A Letter to My Significant Other: Why I Choose to Put Our Children in Riding Lessons
“But we have horses that we’re already paying for. Why are we paying for the kids to ride other people’s horses?” There are so many reasons…
I originally began this piece as a simple justification for why I put my children in riding lessons. But then I realized I was preaching to the choir. Horse Nation, you get it. You know the benefit of lessons no matter how long we’ve been riding and no matter our experience with horses. However, my significant other… he’s not quite there yet.
So, to my significant other:
I know I have my own horse and access to beginner friendly ponies on which our children could learn to ride without paying additional money each month for lessons.
I know we already pay quite a bit of money each month to keep said horse fed, shod, healthy and sound.
I know you don’t like that some (okay, maybe more than some) of our money is dedicated to my passion for horses.
I know that you don’t understand why someone who has a background in education, has instructed small children in various skills over a number of years and has a knack for breaking down skill sets has chosen to outsource her children’s riding education.
I know you must be thinking, “But we have horses that we’re already paying for. Why are we paying for the kids to ride other people’s horses?”
I see your confusion and frustration.
But here’s the thing — there are so many reasons why.
The oldest child and I, we’re like oil and water when it comes to teaching and learning. No matter what I tell her, she has an argument for why what I am saying is wrong. It doesn’t matter if we’re talking about riding, basketball, volleyball, math homework or second grade spelling words. No matter what I say or how I say it, she will find a reason not to do as I’ve instructed. Although I love her strong will and I know it will serve her well, right now, it makes me want to pull out my hair. Or, at the very least, walk away and let things play out until she realizes that I might be saying something worthwhile (I might be waiting a while).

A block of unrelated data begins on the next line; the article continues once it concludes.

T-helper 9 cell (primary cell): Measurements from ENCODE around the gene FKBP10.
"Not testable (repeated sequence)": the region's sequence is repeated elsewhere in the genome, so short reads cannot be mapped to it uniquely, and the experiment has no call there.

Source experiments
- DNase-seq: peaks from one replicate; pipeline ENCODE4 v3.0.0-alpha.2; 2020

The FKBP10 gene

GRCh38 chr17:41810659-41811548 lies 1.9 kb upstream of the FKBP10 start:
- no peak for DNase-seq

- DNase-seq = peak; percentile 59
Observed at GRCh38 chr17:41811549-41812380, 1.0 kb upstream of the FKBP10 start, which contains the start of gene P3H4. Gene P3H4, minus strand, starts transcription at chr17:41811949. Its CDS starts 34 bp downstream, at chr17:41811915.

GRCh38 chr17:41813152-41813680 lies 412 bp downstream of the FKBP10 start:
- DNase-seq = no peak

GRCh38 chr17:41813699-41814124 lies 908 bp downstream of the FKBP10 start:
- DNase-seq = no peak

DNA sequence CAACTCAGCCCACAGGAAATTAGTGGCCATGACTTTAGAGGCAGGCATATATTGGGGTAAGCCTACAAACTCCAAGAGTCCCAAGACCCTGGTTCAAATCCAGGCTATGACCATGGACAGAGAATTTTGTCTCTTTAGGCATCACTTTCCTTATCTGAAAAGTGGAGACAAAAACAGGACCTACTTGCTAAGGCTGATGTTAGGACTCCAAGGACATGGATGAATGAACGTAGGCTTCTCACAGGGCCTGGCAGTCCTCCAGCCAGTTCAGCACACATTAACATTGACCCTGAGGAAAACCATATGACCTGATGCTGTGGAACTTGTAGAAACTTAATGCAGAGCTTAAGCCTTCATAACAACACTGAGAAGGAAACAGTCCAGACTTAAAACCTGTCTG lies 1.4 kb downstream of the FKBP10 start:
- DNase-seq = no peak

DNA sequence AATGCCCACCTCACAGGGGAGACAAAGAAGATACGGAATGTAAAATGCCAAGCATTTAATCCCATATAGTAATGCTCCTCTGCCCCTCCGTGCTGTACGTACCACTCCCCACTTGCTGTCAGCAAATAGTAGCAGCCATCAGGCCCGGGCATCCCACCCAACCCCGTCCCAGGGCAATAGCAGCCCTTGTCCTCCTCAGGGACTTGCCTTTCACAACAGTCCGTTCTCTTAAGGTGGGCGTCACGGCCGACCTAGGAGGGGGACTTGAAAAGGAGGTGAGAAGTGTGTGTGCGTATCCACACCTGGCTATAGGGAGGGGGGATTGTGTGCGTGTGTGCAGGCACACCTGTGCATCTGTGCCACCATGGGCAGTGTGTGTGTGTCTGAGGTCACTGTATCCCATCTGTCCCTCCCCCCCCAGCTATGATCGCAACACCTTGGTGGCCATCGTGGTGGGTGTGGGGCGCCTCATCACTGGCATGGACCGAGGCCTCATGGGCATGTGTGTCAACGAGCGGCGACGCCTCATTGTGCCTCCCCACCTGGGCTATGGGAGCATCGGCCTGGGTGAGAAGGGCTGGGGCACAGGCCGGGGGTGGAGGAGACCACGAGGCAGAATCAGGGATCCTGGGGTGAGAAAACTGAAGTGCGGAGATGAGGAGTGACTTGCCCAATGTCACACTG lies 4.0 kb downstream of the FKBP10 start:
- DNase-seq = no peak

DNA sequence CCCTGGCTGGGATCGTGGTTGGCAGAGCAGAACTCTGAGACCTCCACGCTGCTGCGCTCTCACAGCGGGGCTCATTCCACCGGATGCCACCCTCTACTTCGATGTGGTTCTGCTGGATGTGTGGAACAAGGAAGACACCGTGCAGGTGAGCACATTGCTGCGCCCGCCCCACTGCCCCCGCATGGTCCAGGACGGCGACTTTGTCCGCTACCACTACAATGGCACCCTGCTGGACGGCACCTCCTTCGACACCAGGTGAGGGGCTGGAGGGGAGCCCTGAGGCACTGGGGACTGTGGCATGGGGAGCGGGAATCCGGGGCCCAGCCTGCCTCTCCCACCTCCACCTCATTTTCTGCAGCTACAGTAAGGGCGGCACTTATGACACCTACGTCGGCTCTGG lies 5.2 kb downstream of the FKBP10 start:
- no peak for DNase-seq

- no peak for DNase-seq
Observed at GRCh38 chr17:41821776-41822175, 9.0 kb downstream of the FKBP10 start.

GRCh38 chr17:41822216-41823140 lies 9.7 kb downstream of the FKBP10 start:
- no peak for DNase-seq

I have infinitely more patience for other people’s children than I do my own (feel free to judge, but I can’t be alone in this). I guarantee a trainer will have more patience with our children than I do. They will learn in an environment where they can make mistakes and thrive, not one where they feel pressure from their overbearing mother.
I’m still working on my own riding (like, really working on it). Even though I have the capability to teach beginner lessons, I really want our children to learn to ride correctly. I’ve spent most of my adult riding career trying to undo the habits I developed while galloping whatever nag I could talk someone into letting me swing my leg over. It’s so much harder to learn to ride well when you’ve built bad habits and understand that the ground hurts.
I want our children to have a solid foundation on which to build their equestrian educations. My foundation is shaky and, even though I am trying to shore it up, I don’t want to inflict the gaps in my education on my unsuspecting children.
In just one lesson, I see our children take strides they would never take with me. I see their grit come out and I see their willingness to take risks. I am too familiar — they don’t push through with me. Teachers, coaches and trainers, they bring out these characteristics in our children.
Our children will learn more about tacking up horses and doing for themselves from an earlier point in their riding careers than they would with me. I have a tendency to get the horses ready just to get it done so that we can move along. In that process, our children miss out on a valuable learning opportunity. In their lessons, they learn to do all the things necessary to prepare a horse to ride as a matter of course. They don’t get spared the work because their mother has a schedule to keep. This work is good for them. It teaches them responsibility and instills confidence.
Lessons give our children the chance to try out different types of riding than those to which I can easily expose them. I ride almost exclusively western, but our children are getting lessons from a multi-disciplinary coach. They will be more versatile than I am and they will have a chance to discover what best suits them.
Our children’s love of horses and riding — or lack thereof — will not be tied to spending time with me. They will not have to make the choice between time with their mother and doing something else. They can choose to stop lessons without worrying that it will affect our relationship (or so I hope).
Although this may seem selfish, there is also the contributing factor that my time at the barn is, well, my time. Sometimes it’s hard to get up the motivation to schlep a child — or three — out to the barn to ride the pony. When I do choose to that, I know that my own horse won’t get ridden and may not even be groomed. Some days I am willing to sacrifice that time so that the children can ride, but other days I want to spend time with my horse, work on my riding or do any of the number of things that cannot be done while I am wrangling my small herd of children.
Finally, lessons are just downright good for the kids. Between the sense of responsibility, the sense of partnership that develops between horse and rider and the barn friends they will make, this is not something our children should miss.